“Pass the steps. » Even if his specialty is the sprint, don’t count too much on Maxime Grousset to confuse speed and haste before the world swimming championships in the long course, which will take place in Budapest from Saturday June 18. This does not prevent him from aiming for a medal in the 100 meter freestyle, the queen race in swimming.
At 23, the French swimmer is beginning to get annoyed at having to stay at the foot of the podiums in major international events. “I’m disappointed, I wanted to be on the podium”had he dropped after his 5e place obtained in the 100-meter freestyle event at the Short Course Worlds in Abu Dhabi, in December 2021.
A few months earlier, in Tokyo, for his first participation in the Olympic Games, he had finished 4e over the distance (47″72), in the wake of three “monsters” that are the American Caeleb Dressel (gold in 47″02), the Australian Kyle Chalmers and the Russian Kliment Kolesnikov. Three days before, he had signed an impressive 47″52 at the start of the 4×100 m freestyle relay, becoming the fastest French swimmer in history in jammer (sheathing swim shorts).
Maxime Grousset left Japan with a chocolate medal, but above all a new status within a tricolor swimming race with no results (apart from the silver medal won by veteran Florent Manaudou).
“Maxime was a short, very short sprinter”
At the Worlds, the one who started breaststroke at the age of 5 in Nouméa, where he was born, will get on the starting blocks with a few references to show off. During the French championships, on April 7, he confirmed his national supremacy in the 100 meter freestyle and signed the best world performance of the year (48 sec 03). Not enough to satisfy him: “I didn’t like the weather. It didn’t do much to me.”he explains, shrugging his shoulders.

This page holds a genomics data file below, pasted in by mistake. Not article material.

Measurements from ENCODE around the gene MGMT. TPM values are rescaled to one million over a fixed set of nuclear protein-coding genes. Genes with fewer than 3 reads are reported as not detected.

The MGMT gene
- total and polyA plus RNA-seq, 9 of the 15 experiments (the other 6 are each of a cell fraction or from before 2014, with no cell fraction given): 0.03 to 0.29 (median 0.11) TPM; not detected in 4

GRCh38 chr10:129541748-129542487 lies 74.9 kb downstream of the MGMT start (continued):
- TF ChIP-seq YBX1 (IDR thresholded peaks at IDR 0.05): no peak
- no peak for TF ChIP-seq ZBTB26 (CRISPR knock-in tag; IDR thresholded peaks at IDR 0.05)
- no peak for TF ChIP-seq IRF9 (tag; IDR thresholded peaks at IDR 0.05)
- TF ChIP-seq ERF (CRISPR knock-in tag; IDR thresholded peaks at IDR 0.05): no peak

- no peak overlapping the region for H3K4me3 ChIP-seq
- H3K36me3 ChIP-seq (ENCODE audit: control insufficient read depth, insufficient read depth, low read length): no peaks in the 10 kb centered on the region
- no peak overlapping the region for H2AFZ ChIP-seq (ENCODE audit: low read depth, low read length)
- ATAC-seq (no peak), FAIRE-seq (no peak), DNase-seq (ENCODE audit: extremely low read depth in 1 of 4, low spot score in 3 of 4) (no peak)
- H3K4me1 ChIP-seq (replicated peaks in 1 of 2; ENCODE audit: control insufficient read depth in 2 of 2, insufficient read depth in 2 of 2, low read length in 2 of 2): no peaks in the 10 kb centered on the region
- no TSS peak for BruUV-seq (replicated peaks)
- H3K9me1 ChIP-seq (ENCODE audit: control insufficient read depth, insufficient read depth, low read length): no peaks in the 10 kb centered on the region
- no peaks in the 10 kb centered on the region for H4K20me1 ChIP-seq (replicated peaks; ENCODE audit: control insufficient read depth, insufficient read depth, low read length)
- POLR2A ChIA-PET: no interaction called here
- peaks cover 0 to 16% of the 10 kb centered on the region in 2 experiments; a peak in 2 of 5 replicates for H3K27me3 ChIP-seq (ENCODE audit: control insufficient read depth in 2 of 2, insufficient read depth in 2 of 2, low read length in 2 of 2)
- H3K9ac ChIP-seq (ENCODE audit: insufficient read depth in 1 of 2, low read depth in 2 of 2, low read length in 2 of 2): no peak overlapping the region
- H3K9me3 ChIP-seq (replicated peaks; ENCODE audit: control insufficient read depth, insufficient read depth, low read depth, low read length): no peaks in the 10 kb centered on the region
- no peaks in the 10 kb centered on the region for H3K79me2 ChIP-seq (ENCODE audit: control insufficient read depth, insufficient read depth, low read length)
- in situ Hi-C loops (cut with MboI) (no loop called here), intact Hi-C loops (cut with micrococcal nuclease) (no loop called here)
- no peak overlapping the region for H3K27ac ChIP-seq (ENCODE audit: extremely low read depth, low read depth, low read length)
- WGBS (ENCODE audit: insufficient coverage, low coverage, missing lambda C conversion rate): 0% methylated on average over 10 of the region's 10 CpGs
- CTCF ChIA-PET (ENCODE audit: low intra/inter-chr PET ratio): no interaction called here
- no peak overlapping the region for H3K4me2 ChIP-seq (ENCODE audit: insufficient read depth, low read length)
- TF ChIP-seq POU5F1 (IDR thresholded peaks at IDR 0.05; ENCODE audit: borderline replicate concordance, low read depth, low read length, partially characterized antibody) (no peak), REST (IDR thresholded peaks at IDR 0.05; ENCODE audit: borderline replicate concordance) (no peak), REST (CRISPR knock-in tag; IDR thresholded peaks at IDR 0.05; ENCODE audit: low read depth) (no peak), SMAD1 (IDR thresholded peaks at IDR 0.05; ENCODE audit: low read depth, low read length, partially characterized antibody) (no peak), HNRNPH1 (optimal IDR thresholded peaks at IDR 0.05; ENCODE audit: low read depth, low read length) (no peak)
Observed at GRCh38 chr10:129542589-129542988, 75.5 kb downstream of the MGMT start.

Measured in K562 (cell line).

Despite everything, he again swam twice under 49 seconds in the space of a week, during the Mare Nostrum meetings, on May 21 in Monaco, and on May 29, in Canet-en-Roussillon. “Three weeks from the world championships, it’s okay”, he blurted out. While emphasizing that he still finds it difficult to hold the last 50 meters of the race, where he must be able to maintain his swimming pace, or even accelerate it.
“Maxime was a short, very short sprinter”, recalls Michel Chrétien, his trainer at Insep, the National Institute of Sport, Expertise and Performance, located in Paris. The latter evokes a “outstanding motivation” about Maxime Grousset, who originally competed in the 50 meter freestyle and the 50 meter butterfly, disciplines he continues to practice.
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